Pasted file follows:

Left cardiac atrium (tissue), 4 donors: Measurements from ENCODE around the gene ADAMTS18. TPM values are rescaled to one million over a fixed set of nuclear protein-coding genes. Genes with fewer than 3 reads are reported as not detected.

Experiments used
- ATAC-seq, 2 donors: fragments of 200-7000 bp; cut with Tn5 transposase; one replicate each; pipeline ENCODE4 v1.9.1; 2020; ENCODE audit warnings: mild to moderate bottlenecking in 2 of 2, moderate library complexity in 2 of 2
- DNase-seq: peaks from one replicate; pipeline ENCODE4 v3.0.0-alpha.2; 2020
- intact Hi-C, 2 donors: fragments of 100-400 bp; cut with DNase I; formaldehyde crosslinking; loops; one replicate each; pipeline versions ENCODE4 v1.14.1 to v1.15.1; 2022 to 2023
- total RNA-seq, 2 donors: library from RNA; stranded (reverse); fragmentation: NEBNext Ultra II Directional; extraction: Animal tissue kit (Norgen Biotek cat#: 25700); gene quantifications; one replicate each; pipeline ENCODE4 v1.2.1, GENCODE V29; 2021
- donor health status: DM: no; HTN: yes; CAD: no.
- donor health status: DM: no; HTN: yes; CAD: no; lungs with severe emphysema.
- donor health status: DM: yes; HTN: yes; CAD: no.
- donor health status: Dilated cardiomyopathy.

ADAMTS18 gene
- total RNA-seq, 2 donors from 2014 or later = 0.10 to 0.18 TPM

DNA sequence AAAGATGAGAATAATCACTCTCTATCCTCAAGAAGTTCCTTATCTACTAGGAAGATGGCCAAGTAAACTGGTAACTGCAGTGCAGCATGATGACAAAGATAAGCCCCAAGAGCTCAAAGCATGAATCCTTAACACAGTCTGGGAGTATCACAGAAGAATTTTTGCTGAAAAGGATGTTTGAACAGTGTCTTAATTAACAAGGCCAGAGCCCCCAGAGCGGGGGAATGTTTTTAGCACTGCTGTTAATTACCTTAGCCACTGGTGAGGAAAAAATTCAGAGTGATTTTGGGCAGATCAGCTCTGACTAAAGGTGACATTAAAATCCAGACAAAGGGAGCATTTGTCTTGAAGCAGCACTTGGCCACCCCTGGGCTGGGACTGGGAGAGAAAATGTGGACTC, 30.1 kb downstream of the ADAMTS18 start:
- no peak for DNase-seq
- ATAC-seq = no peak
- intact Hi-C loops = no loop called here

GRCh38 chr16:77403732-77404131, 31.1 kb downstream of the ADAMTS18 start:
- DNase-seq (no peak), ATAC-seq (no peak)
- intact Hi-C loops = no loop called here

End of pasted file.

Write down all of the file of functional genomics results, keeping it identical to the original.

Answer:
Left cardiac atrium (tissue), 4 donors: Measurements from ENCODE around the gene ADAMTS18. TPM values are rescaled to one million over a fixed set of nuclear protein-coding genes. Genes with fewer than 3 reads are reported as not detected.

Experiments used
- ATAC-seq, 2 donors: fragments of 200-7000 bp; cut with Tn5 transposase; one replicate each; pipeline ENCODE4 v1.9.1; 2020; ENCODE audit warnings: mild to moderate bottlenecking in 2 of 2, moderate library complexity in 2 of 2
- DNase-seq: peaks from one replicate; pipeline ENCODE4 v3.0.0-alpha.2; 2020
- intact Hi-C, 2 donors: fragments of 100-400 bp; cut with DNase I; formaldehyde crosslinking; loops; one replicate each; pipeline versions ENCODE4 v1.14.1 to v1.15.1; 2022 to 2023
- total RNA-seq, 2 donors: library from RNA; stranded (reverse); fragmentation: NEBNext Ultra II Directional; extraction: Animal tissue kit (Norgen Biotek cat#: 25700); gene quantifications; one replicate each; pipeline ENCODE4 v1.2.1, GENCODE V29; 2021
- donor health status: DM: no; HTN: yes; CAD: no.
- donor health status: DM: no; HTN: yes; CAD: no; lungs with severe emphysema.
- donor health status: DM: yes; HTN: yes; CAD: no.
- donor health status: Dilated cardiomyopathy.

ADAMTS18 gene
- total RNA-seq, 2 donors from 2014 or later = 0.10 to 0.18 TPM

DNA sequence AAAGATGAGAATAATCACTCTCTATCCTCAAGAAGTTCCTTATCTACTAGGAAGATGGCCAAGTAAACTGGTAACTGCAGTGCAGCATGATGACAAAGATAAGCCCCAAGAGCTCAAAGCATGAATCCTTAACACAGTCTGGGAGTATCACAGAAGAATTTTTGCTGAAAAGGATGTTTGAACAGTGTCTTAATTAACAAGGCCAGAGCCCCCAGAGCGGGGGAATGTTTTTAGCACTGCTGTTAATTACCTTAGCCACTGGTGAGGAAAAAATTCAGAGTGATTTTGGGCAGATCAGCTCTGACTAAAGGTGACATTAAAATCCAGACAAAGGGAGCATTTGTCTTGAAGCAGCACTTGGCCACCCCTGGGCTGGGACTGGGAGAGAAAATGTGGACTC, 30.1 kb downstream of the ADAMTS18 start:
- no peak for DNase-seq
- ATAC-seq = no peak
- intact Hi-C loops = no loop called here

GRCh38 chr16:77403732-77404131, 31.1 kb downstream of the ADAMTS18 start:
- DNase-seq (no peak), ATAC-seq (no peak)
- intact Hi-C loops = no loop called here